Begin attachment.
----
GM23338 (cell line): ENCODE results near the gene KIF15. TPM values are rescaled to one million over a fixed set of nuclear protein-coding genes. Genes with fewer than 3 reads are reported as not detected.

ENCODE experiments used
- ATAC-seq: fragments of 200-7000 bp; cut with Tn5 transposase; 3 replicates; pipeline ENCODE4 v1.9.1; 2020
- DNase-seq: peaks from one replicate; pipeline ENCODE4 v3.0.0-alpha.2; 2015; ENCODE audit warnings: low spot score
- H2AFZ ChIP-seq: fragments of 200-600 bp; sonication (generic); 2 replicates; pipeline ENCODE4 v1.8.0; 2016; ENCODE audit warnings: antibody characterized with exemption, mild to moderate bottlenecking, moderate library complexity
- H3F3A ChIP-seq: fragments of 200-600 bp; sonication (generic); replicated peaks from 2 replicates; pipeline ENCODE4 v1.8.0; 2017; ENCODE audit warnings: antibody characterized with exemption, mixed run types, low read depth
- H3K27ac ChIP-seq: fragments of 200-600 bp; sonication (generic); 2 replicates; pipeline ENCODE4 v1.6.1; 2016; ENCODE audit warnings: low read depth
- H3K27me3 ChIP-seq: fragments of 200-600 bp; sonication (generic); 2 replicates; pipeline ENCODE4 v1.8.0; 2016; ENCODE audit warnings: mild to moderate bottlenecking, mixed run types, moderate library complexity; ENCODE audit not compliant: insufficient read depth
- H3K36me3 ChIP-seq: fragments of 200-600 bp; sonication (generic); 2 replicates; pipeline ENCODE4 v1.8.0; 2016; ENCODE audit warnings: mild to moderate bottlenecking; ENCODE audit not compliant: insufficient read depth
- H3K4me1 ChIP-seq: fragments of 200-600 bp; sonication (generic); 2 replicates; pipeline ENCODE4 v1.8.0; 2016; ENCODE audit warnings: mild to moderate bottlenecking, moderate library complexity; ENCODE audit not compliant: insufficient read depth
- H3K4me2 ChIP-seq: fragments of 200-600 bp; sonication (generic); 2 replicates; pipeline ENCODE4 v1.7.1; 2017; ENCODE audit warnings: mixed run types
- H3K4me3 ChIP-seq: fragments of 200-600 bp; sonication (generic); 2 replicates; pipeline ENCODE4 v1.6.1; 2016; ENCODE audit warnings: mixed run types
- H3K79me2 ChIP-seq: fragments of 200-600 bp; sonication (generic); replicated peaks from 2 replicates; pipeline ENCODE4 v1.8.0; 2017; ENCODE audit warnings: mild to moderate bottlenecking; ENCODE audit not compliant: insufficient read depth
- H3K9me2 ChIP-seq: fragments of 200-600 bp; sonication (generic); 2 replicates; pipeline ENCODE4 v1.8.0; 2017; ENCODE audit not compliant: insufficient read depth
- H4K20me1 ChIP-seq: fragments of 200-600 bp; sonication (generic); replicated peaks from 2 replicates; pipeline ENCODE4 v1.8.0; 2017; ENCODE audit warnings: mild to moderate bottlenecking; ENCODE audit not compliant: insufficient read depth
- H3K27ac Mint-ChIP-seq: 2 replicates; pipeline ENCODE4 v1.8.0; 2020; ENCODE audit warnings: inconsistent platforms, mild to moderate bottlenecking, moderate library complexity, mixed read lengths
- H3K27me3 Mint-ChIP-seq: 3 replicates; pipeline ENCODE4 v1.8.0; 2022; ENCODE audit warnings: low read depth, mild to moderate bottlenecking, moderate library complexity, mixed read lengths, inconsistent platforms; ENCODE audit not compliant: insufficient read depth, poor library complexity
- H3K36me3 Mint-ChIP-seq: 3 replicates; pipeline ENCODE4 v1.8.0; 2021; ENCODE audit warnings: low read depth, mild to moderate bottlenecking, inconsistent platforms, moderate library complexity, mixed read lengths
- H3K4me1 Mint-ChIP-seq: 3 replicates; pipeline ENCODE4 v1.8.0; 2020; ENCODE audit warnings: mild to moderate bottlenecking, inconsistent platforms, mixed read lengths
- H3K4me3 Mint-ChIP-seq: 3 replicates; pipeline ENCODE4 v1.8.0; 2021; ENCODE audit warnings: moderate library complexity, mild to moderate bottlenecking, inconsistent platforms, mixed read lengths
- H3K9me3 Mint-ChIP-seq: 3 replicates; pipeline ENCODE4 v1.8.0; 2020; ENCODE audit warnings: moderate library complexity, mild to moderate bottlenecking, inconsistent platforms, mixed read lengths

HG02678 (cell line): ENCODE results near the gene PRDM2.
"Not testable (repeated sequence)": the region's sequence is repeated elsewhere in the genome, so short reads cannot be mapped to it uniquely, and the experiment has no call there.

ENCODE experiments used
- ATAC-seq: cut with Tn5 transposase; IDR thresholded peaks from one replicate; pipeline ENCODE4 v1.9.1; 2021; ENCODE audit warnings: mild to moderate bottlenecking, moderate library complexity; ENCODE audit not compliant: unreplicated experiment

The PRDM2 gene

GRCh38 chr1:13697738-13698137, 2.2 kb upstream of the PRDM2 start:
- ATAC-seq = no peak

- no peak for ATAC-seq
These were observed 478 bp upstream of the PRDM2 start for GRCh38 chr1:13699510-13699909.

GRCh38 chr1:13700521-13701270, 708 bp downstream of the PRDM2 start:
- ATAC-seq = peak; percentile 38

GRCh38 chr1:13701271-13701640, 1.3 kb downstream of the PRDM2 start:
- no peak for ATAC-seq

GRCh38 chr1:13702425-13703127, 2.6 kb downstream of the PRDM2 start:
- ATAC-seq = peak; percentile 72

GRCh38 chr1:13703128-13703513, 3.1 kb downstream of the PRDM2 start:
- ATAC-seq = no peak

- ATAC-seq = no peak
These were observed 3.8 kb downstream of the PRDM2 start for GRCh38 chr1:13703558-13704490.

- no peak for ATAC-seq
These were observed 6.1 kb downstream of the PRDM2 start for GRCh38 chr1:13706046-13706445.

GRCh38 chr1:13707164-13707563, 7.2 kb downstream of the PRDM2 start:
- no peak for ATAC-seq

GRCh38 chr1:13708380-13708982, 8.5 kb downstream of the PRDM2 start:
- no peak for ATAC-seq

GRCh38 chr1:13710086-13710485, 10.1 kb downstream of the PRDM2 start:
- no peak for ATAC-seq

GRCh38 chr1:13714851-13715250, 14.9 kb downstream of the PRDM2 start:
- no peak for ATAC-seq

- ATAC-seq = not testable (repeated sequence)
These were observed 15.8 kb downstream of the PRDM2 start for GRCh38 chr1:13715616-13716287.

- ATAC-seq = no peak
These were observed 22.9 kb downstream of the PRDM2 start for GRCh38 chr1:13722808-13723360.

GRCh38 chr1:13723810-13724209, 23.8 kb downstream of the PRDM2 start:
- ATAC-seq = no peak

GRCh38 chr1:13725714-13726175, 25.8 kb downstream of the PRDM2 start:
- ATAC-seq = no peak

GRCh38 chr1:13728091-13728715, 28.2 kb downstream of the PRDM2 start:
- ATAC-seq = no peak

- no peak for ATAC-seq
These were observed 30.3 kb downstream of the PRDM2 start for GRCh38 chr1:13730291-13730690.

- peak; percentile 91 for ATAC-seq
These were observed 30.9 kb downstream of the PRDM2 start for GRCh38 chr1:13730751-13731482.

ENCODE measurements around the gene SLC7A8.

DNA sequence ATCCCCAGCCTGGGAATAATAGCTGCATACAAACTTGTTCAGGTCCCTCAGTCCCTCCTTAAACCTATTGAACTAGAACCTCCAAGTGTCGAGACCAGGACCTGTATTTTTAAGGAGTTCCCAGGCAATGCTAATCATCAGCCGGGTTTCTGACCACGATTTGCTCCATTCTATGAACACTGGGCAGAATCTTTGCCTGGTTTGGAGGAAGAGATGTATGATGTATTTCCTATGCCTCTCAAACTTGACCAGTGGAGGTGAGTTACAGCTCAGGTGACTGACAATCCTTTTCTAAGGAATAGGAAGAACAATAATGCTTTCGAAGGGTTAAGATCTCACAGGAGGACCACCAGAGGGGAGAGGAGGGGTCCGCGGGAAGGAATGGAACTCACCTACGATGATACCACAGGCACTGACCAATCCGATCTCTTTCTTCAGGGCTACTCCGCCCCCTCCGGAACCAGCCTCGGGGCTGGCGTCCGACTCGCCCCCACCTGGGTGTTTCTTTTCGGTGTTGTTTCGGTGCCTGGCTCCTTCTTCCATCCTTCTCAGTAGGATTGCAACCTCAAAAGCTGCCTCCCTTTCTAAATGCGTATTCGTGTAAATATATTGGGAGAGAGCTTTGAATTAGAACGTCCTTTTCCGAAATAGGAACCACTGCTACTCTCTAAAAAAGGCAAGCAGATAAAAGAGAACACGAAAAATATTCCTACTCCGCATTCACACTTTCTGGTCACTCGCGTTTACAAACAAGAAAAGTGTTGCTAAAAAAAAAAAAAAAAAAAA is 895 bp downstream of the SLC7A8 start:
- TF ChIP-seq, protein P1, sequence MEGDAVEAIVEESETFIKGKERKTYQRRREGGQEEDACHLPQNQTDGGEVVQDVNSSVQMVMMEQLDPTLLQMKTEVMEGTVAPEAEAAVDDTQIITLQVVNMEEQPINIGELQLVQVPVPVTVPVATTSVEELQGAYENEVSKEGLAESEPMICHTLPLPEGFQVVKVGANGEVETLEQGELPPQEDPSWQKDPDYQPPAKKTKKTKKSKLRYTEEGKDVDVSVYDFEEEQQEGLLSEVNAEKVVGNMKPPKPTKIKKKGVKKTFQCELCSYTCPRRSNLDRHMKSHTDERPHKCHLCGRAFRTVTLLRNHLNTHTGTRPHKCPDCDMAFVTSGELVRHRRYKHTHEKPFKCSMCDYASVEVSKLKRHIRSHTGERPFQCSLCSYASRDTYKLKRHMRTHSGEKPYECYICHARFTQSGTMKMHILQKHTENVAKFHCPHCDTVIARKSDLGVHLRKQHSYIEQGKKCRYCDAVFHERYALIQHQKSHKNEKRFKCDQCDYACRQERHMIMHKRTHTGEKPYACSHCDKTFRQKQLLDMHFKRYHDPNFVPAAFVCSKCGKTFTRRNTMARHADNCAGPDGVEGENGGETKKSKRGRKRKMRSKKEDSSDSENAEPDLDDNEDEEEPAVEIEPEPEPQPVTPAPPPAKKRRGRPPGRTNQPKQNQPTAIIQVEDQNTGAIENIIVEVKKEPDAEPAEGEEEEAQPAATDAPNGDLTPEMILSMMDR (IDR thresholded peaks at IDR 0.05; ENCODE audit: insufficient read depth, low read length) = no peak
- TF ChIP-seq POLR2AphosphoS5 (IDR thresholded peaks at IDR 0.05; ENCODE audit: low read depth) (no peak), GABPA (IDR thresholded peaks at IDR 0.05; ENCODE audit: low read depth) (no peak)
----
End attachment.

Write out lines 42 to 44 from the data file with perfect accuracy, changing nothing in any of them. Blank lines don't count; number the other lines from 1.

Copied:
These were observed 6.1 kb downstream of the PRDM2 start for GRCh38 chr1:13706046-13706445.

GRCh38 chr1:13707164-13707563, 7.2 kb downstream of the PRDM2 start:
- no peak for ATAC-seq